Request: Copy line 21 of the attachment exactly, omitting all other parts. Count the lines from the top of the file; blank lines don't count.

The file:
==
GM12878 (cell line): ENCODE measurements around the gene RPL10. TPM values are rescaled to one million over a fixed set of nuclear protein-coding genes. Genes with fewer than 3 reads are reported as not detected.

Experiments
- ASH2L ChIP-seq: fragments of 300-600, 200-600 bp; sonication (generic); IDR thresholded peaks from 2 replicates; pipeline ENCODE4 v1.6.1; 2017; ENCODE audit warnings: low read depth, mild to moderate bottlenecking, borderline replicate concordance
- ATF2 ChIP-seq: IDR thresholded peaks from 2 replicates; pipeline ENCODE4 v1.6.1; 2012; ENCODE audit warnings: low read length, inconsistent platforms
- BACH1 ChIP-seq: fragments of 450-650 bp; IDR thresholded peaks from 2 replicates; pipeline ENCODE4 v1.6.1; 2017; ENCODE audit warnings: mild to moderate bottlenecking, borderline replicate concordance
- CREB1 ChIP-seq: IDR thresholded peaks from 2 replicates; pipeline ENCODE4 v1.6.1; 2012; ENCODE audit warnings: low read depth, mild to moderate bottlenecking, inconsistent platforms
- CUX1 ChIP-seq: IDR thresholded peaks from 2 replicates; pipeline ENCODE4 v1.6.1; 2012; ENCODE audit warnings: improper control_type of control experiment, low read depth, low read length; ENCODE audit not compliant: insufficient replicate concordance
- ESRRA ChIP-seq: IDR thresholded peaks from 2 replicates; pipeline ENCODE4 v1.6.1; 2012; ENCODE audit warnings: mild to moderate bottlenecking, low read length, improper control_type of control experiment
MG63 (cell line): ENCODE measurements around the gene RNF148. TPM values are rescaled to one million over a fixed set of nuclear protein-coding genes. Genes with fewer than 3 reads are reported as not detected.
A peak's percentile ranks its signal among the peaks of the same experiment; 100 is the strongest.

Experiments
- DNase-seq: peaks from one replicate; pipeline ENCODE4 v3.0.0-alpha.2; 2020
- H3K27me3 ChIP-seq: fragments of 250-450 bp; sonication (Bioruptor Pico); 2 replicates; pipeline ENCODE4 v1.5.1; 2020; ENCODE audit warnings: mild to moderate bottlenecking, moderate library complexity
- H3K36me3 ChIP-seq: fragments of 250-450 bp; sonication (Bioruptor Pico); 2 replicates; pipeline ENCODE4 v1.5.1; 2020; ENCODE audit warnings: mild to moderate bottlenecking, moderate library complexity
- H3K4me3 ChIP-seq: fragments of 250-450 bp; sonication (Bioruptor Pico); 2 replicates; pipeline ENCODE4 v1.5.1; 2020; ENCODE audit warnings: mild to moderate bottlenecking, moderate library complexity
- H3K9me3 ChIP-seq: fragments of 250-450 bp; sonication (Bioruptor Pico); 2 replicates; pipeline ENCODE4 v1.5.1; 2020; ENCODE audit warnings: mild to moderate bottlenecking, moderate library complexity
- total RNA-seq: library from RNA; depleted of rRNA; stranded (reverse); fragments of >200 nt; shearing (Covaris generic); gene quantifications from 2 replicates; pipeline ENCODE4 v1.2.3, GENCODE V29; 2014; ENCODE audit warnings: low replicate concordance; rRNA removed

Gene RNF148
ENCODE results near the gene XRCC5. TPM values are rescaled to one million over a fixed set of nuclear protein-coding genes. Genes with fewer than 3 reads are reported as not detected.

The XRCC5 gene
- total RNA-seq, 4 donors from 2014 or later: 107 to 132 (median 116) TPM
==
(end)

- total RNA-seq, 4 donors from 2014 or later: 107 to 132 (median 116) TPM